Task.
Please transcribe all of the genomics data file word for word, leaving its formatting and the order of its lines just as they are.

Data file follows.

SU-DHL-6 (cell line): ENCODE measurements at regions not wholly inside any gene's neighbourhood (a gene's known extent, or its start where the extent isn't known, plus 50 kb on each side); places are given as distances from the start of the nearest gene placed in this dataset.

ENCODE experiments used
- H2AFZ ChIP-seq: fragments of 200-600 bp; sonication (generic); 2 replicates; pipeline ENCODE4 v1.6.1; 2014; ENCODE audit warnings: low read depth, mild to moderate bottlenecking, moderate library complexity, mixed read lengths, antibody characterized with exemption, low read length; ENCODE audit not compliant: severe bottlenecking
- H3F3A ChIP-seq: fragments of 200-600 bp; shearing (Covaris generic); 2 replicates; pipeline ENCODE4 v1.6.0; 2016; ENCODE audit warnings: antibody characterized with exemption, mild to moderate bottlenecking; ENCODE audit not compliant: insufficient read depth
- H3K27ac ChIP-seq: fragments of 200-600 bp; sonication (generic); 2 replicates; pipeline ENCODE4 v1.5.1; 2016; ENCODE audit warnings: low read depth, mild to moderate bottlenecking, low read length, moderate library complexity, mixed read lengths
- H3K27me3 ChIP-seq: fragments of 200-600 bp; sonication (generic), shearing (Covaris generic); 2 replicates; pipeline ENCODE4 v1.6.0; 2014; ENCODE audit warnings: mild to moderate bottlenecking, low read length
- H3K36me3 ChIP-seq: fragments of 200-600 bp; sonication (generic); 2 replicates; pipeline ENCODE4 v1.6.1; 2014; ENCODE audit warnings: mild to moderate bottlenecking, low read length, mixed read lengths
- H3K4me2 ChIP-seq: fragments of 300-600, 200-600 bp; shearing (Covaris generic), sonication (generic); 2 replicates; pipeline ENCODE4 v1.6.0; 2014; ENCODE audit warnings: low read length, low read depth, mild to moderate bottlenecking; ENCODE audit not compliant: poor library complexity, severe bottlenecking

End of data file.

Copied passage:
SU-DHL-6 (cell line): ENCODE measurements at regions not wholly inside any gene's neighbourhood (a gene's known extent, or its start where the extent isn't known, plus 50 kb on each side); places are given as distances from the start of the nearest gene placed in this dataset.

ENCODE experiments used
- H2AFZ ChIP-seq: fragments of 200-600 bp; sonication (generic); 2 replicates; pipeline ENCODE4 v1.6.1; 2014; ENCODE audit warnings: low read depth, mild to moderate bottlenecking, moderate library complexity, mixed read lengths, antibody characterized with exemption, low read length; ENCODE audit not compliant: severe bottlenecking
- H3F3A ChIP-seq: fragments of 200-600 bp; shearing (Covaris generic); 2 replicates; pipeline ENCODE4 v1.6.0; 2016; ENCODE audit warnings: antibody characterized with exemption, mild to moderate bottlenecking; ENCODE audit not compliant: insufficient read depth
- H3K27ac ChIP-seq: fragments of 200-600 bp; sonication (generic); 2 replicates; pipeline ENCODE4 v1.5.1; 2016; ENCODE audit warnings: low read depth, mild to moderate bottlenecking, low read length, moderate library complexity, mixed read lengths
- H3K27me3 ChIP-seq: fragments of 200-600 bp; sonication (generic), shearing (Covaris generic); 2 replicates; pipeline ENCODE4 v1.6.0; 2014; ENCODE audit warnings: mild to moderate bottlenecking, low read length
- H3K36me3 ChIP-seq: fragments of 200-600 bp; sonication (generic); 2 replicates; pipeline ENCODE4 v1.6.1; 2014; ENCODE audit warnings: mild to moderate bottlenecking, low read length, mixed read lengths
- H3K4me2 ChIP-seq: fragments of 300-600, 200-600 bp; shearing (Covaris generic), sonication (generic); 2 replicates; pipeline ENCODE4 v1.6.0; 2014; ENCODE audit warnings: low read length, low read depth, mild to moderate bottlenecking; ENCODE audit not compliant: poor library complexity, severe bottlenecking